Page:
Exercise and Arthritis

The bones are hanging out in many joints. Joint knee. Joints to the thighs. The joints in the digits and in the toes.

There's also cartilage everywhere bones touch, a rubbery, protective coating that ensures the joints bend easily and painlessly. But even cartilage alone can't do this huge job. A thin membrane, called the "synovium," contains fluid that lubricates the joint's moving parts. The result is usually a case of "osteoarthritis" or "rheumatoid arthritis" when the cartilage wears out of the synovium is inflamed.




For osteoarthritis, the cartilage can be so weakened that the bone rubs on the bone. During a lifetime, this form of arthritis slowly progresses as a simple consequence of the wear and tear that has been put on your joints over the years. Very few people escape any degree of osteoarthritis, though it varies greatly in severity.

If you are over 50, you are likely to have at least one joint affected by osteoarthritis, as a matter of fact. Osteoarthritis affects both men and women alike, and is by far the most common type of arthritis, with approximately 16 million Americans in the list.

For rheumatoid arthritis, synovium disruption is a source of difficulty. Doctors and researchers aren't entirely sure what causes it, but most agree that rheumatoid arthritis is a condition in which the immune system actually attacks other tissues in the body, including those linking the joints and the synovium.

Rheumatoid arthritis starts with swollen, red, rigid, and painful joints, but may progress until scar tissue develops in the joint or, in extreme cases, until bones fully fuse together. In the United States, approximately 75 percent of the 2 million rheumatoid arthritis sufferers are women. The disease can reach as early as teenagers.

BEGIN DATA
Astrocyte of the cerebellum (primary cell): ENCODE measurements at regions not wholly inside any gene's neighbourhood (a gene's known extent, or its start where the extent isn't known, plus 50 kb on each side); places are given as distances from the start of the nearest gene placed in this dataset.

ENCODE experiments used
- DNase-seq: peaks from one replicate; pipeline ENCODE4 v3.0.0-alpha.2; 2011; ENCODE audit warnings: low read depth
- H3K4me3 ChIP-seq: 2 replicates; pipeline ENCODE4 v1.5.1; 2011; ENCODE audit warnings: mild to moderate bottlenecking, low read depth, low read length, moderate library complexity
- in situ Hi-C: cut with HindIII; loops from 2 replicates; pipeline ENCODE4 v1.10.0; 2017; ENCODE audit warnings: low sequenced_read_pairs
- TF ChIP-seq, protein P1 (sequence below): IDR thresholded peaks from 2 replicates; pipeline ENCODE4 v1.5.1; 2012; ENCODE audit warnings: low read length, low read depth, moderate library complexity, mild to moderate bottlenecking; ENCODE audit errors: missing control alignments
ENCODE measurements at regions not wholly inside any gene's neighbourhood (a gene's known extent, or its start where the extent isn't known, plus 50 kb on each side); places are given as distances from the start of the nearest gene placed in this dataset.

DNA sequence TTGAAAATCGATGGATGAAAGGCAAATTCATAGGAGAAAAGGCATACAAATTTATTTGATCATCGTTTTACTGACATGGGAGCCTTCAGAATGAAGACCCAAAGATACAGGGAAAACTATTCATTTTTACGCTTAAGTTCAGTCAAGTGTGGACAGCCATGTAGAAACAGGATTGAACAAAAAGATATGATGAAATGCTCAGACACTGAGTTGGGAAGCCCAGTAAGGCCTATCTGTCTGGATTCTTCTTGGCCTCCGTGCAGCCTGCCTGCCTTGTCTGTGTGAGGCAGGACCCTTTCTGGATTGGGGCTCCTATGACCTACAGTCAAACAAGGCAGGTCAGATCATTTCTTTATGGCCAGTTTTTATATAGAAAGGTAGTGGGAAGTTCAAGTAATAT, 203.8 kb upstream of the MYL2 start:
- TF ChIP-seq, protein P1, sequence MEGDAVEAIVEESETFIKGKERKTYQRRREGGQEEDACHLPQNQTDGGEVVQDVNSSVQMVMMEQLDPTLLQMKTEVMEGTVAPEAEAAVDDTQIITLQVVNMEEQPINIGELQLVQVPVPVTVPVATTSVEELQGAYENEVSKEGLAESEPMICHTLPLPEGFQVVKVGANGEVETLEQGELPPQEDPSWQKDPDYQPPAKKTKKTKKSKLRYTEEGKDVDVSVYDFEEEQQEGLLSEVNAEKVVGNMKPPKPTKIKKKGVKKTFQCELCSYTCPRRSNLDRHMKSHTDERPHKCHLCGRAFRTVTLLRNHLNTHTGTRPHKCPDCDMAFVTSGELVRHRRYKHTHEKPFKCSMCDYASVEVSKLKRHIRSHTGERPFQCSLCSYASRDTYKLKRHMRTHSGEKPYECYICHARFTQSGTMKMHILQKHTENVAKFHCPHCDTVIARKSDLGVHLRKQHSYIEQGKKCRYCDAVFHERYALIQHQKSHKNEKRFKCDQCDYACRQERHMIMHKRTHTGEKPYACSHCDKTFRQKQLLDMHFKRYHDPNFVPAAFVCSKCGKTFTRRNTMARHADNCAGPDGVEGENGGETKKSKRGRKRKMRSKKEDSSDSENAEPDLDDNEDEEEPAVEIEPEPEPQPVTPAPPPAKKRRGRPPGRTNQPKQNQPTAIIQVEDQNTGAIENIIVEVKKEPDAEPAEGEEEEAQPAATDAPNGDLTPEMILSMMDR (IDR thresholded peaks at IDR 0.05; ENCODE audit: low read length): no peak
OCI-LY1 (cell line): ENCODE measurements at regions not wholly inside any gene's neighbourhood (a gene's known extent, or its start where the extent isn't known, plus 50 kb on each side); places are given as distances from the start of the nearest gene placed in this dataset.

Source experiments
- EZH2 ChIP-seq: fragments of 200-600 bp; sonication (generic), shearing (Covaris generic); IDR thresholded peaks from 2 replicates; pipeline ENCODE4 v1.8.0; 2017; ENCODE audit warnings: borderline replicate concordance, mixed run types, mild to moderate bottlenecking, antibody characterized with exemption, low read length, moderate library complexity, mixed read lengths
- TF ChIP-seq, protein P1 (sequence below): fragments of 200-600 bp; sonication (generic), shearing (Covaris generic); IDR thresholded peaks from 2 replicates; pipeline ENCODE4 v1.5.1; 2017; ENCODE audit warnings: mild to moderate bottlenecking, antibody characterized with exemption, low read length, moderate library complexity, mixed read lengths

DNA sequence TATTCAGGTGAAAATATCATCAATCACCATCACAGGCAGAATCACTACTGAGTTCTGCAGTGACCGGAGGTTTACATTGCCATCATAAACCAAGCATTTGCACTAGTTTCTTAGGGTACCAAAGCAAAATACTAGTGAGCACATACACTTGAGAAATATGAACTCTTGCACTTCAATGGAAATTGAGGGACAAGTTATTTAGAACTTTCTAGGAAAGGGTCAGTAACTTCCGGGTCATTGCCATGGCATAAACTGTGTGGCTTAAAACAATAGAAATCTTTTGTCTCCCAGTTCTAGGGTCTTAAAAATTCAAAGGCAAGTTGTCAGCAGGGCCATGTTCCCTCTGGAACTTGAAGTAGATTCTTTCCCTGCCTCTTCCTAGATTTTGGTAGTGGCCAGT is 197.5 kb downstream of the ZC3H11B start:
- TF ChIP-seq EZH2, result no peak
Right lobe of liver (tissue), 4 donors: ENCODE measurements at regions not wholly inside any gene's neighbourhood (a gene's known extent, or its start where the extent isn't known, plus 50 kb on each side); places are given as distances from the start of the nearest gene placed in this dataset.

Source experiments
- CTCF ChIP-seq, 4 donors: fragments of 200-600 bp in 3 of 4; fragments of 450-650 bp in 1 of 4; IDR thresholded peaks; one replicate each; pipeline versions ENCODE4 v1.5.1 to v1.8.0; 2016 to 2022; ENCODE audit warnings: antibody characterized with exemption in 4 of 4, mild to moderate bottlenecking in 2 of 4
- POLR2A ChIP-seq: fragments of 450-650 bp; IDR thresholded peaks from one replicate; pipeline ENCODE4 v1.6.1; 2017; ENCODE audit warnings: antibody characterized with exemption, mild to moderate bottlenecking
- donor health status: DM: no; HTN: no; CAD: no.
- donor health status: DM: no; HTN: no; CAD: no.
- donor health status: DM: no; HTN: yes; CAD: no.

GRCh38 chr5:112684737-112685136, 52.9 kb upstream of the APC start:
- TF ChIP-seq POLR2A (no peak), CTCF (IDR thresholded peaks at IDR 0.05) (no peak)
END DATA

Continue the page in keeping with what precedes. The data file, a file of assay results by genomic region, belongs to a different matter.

Exercise your choices on avoidance:

Investing a little time in developing a good low-impact weight-bearing exercise and stretching program will add great results when it comes to keeping off pain with arthritis. Strong muscles help protect the joints from wear and tear, and the movement enables flexibility of joints.

That's why the health hunt is at hand, even if you're 50 years old and over. Many Americans over 50 are still right, though, where they always sat back and watched others dash by. Most of them argue that this is just for people who have been athletic in their lives, or some say that fitness is for young people, and running will do more harm than good to them.

There are still some who insist on excusing themselves in exercise routines because they don't only have time or have less strength than ever. Those are all hollow apologies. So, it's time to start getting rid of those pains. Start doing exercises.

Preventing arthritis is not, therefore, an objective science, but doctors have discovered several ways to reduce the risk. And here's how:

1. Weight:


The single most important step that anyone can take to prevent osteoarthritis of the knee is to lose weight if they are overweight. Extra weight places added stress on the knees. For example, if you are overweight by 10 pounds, you put an extra pressure of 60 pounds per square inch on your knees every time you take a move. Slowly but surely, the extra pressure will erode the cartilage in your knees, resulting in arthritis.

A study clearly backed the idea that on the prevention side, weight loss factors in. In the study, overweight women who lost 11 pounds or more over a span of 10 years decreased their risk of developing knee osteoarthritis by 50%.


2. Muscles stretching: Some stretching is good as long as you don't jump, which can lead to a pull muscle. This is according to some clinical medicine experts in New York City.

Try to hold on to a long, steady stretch for 15 to 20 seconds, then relax and repeat. Before any workout, particularly running and walking it is best to flex up by stretching. Yet Stretching every day is also a good idea. Ask your doctor to show you stretches that focus on potential trouble points with arthritis, such as the knees or the lower back.

3. Walking:


Take a long walk at least three days a week or take part in a step-aerobic or low-impact exercise routine for maximum results. There's no proof that running is harmful for the joints, but remember, if you already have one, it can exacerbate an injury. Just think about consulting with your doctor before starting a new fitness programme.

The bottom line is, exercise is the most necessary of all the healthy habits. This is because individuals are programmed to be involved. Hence, exercise is really important for people to remain healthy and keep those joints free of wear and tear.

Always keep in mind that the untrained body is not at its full potential, even if it is free of disease signs or issues such as arthritis. Start doing exercise right now!

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